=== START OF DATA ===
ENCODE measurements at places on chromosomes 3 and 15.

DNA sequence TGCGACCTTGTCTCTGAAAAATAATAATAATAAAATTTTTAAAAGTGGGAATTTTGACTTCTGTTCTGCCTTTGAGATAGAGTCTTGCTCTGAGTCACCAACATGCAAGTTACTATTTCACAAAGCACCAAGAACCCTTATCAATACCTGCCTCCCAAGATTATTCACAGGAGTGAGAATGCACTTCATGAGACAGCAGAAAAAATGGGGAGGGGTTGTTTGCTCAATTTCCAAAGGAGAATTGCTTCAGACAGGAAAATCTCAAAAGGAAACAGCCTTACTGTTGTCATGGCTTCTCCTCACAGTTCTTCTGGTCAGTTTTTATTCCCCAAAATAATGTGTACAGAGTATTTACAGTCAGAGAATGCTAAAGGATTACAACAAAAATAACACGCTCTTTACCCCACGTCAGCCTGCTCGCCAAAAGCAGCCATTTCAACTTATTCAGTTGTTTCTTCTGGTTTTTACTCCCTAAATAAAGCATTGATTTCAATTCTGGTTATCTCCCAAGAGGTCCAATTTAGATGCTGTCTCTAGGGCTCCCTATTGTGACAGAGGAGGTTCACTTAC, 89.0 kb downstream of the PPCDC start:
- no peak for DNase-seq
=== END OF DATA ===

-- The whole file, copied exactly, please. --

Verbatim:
ENCODE measurements at places on chromosomes 3 and 15.

DNA sequence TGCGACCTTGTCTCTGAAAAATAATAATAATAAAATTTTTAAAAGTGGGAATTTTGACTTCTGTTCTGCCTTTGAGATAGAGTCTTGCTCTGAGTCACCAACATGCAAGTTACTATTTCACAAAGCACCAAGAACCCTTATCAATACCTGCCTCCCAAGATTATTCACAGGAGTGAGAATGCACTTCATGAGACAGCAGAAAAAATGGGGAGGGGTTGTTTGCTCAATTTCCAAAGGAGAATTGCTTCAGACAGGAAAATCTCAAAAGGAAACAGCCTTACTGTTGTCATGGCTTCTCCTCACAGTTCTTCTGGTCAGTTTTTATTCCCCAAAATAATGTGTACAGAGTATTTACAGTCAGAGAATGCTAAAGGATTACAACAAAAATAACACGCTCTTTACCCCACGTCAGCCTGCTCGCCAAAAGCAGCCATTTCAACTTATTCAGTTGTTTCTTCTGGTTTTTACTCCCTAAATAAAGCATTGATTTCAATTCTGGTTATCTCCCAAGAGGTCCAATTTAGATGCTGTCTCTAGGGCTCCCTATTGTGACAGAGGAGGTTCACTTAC, 89.0 kb downstream of the PPCDC start:
- no peak for DNase-seq